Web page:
I had the good fortune to work with both Barry Foster and John Finch. Foster was in “Maurice”, in which I had a passing moment as an undergraduate, eating crumpets in his study. He was a polite and quite man and, more importantly, a consummate professional. I worked with John Finch in “The Invisible Man” that is mentioned above. I was in his company for 10 weeks and, despite the ensemble nature of the piece, didn’t know him much better at the end than I did at the beginning. He liked a drink or three but he had to tread carefully, having developed diabetes through his love of bourbon. He didn’t have any quarms about injecting himself in the bar over a pint of Eagle and chain smoking all the while. I think that was an indication of his problem: He Just didn’t care about much. He took the job because he thought it might be interesting (which it certainly was) but his interest wained after a few weeks and as most of the part involved him saying the lines into a microphone in the wings as we all reacted to his invisible presence on stage, he became bored. The moment when (invisible) he breaks up his laboratory, he couldn’t be bothered to do all the screaming and shouting. As he had heard me, probably rather tactlessly, doing an imitation of him, he asked me if I would do that bit for him while he had a cigarette. When the production was remounted and went to the West End, John didn’t go with it. I suspect that Ken Hill had had enough of John’s lacklustre performance. Having said all that, he was a man of outstanding charisma. Even in his grubby jeans and greasy hair, sporting a five day beard, he had an energy that you could feel across the room. Over a drink he would tell you about all the parts he hadn’t done. He wasn’t being boastful, he was stating his disregard for jobs he felt were not worth it. He was perfectly serious when he said that James Bond was a stupid character and went to the Coach and Horses rather than meet up with Cubby Broccoli. I think that he didn’t meet his potential because he chose not to, not out of bad luck or scandal. He continued to work, with no discernible enthusiasm, almost to the end, living off his earlier success. Doing just enough to keep the wolf from the door and the roof over his head. That was the choice he made. I was saddened when I found out that his body had lain undiscovered for a number of weeks before it was found. But then again, that’s probably the way he would have wanted it.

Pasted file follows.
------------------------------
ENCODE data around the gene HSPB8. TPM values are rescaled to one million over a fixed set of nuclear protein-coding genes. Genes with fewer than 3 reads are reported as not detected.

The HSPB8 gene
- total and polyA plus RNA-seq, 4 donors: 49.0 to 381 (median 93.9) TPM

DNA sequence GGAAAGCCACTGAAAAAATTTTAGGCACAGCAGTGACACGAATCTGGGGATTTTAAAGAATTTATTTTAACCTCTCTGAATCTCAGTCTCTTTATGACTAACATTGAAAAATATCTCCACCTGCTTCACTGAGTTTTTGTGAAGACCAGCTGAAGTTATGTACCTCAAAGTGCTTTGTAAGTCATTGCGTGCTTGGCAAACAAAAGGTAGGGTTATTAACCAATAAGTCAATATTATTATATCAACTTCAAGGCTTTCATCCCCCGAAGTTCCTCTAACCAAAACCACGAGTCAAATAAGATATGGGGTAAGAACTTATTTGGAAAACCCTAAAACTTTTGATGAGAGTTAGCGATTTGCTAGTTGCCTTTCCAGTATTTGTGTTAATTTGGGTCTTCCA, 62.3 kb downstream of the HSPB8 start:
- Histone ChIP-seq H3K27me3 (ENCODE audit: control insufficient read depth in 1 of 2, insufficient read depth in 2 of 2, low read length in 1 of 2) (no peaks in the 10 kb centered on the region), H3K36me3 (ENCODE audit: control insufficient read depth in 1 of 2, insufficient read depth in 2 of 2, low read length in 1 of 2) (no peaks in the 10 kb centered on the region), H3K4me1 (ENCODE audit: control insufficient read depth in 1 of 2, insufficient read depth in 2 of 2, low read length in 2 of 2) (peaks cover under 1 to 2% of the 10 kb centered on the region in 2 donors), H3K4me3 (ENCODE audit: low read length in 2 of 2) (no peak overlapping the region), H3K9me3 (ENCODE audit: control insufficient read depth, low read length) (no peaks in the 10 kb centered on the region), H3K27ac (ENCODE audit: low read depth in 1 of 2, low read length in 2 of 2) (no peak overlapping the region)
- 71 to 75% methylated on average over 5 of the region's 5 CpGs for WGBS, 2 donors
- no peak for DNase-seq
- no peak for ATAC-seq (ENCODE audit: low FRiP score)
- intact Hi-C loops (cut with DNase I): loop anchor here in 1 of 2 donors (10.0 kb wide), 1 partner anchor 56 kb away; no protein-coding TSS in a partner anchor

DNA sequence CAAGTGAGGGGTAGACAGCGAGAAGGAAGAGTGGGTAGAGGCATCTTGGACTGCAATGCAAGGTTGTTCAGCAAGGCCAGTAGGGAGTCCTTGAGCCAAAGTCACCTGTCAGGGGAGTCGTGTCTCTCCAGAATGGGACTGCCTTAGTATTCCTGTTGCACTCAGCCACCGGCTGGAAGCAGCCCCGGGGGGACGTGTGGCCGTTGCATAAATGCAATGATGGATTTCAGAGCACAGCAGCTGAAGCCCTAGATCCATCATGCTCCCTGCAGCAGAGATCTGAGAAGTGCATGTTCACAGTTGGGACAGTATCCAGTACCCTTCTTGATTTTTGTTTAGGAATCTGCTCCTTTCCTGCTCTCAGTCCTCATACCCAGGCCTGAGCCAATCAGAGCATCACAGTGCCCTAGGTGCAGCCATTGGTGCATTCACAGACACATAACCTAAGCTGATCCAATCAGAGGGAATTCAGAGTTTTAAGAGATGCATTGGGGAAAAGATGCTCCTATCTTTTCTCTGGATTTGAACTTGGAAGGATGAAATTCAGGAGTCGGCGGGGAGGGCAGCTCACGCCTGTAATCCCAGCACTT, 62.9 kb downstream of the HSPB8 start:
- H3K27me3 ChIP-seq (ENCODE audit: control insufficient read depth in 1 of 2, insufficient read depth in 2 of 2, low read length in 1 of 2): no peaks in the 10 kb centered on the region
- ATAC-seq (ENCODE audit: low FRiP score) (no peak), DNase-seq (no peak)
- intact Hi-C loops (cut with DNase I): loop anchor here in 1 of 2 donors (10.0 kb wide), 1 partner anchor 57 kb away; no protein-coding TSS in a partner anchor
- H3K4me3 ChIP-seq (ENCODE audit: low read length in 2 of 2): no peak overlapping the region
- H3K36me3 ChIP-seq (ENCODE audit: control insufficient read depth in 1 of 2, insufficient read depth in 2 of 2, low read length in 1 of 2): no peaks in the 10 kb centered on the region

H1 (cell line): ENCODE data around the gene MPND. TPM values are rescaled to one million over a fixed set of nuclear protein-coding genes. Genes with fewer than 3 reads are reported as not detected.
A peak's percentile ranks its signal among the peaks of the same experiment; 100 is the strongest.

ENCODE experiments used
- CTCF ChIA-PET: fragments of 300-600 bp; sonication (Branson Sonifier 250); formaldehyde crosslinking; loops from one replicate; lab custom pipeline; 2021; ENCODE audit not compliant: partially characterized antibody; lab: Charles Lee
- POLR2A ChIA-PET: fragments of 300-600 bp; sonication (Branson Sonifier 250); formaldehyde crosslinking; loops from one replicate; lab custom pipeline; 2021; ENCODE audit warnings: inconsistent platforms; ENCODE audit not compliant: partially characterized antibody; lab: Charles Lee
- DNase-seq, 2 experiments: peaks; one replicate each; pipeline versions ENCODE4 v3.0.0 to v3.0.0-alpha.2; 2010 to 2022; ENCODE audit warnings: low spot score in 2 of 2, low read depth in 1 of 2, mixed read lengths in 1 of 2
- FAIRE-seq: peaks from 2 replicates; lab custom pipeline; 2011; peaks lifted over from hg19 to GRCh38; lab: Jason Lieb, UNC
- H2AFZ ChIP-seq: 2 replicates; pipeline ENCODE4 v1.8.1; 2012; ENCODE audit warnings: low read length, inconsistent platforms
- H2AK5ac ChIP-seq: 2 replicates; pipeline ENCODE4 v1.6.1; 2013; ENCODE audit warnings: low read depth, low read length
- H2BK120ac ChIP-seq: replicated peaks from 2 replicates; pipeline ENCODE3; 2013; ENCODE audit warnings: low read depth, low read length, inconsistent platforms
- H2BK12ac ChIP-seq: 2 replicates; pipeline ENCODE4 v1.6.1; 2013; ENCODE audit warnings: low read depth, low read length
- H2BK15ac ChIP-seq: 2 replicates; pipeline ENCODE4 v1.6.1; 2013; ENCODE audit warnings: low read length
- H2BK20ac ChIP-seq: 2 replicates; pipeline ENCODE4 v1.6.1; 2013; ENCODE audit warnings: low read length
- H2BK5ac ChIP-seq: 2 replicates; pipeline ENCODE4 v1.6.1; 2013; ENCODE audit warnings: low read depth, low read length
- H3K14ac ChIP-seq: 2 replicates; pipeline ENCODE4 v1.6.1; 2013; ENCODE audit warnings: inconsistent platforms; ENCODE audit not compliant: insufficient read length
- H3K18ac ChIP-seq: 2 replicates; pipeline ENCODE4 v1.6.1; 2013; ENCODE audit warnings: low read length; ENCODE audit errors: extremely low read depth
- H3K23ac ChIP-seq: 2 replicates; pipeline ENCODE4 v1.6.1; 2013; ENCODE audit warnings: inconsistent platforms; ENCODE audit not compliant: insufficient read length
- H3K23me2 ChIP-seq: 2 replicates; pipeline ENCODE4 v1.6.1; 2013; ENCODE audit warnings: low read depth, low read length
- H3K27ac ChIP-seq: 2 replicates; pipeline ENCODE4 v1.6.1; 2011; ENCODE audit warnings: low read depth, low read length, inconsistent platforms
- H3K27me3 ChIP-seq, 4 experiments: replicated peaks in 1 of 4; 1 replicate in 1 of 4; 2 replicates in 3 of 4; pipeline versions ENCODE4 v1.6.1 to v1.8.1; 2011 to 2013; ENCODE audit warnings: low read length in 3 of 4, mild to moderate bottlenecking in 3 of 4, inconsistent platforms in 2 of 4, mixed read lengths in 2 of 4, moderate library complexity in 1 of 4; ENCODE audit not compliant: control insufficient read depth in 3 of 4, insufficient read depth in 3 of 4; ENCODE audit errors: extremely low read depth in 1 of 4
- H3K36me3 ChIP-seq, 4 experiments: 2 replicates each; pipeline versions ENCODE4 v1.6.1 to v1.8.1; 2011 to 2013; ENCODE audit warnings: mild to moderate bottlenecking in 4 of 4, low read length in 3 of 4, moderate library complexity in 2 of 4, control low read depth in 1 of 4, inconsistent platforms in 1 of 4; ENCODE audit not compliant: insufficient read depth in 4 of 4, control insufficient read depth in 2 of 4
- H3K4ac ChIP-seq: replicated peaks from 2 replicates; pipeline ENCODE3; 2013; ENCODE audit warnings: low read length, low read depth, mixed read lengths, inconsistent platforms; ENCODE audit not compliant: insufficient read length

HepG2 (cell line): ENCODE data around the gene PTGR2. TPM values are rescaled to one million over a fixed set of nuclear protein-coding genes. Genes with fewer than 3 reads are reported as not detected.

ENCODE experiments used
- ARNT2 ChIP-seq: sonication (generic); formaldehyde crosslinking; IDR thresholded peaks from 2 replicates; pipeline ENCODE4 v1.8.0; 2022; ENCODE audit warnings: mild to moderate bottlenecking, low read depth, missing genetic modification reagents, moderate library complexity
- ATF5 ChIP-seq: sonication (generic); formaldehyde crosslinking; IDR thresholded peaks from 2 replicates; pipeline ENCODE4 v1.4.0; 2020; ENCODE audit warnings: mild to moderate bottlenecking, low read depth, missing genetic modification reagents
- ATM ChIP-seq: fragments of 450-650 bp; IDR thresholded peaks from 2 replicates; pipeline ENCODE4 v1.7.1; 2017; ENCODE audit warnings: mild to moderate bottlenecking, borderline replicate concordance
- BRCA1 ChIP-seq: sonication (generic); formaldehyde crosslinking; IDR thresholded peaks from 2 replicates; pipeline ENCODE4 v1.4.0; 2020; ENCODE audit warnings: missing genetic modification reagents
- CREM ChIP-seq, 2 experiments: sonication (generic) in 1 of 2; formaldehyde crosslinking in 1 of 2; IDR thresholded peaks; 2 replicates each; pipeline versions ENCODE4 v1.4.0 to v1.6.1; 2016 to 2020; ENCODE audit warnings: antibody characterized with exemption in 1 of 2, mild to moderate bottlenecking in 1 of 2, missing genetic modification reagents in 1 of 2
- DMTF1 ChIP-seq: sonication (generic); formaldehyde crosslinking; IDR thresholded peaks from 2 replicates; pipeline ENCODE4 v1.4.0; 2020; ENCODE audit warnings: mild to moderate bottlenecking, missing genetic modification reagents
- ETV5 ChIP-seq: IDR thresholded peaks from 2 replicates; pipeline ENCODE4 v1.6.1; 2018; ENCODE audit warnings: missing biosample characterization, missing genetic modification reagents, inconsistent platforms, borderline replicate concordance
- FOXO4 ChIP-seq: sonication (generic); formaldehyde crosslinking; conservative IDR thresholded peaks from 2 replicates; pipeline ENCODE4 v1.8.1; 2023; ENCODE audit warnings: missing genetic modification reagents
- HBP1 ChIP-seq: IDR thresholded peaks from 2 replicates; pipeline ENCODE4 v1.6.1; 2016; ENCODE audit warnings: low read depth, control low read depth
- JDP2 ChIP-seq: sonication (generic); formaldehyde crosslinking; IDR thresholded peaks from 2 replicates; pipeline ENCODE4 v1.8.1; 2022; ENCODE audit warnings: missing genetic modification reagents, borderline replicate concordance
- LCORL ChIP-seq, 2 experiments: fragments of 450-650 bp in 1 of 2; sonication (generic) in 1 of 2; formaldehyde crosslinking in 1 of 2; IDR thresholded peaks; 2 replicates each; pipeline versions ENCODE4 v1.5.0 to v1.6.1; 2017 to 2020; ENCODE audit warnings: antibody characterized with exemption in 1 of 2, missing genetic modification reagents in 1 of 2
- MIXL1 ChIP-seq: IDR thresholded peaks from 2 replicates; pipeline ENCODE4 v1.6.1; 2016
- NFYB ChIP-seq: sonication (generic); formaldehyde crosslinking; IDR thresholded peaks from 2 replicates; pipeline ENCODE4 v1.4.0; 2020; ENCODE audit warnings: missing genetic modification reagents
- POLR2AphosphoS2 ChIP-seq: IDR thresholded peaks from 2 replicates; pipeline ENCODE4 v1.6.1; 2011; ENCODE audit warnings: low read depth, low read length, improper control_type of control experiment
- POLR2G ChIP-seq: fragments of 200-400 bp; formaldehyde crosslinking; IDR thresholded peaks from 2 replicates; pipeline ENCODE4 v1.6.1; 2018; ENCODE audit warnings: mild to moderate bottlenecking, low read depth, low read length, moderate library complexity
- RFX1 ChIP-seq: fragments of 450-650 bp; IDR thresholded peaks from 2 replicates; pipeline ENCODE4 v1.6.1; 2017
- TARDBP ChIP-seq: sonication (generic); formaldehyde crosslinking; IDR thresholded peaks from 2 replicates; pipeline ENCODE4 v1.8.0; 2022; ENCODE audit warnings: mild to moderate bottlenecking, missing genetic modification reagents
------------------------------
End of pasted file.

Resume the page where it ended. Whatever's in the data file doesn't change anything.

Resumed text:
Thanks for that Miles. No-one is obliged to fulfil their potential, yet it remains a sad story.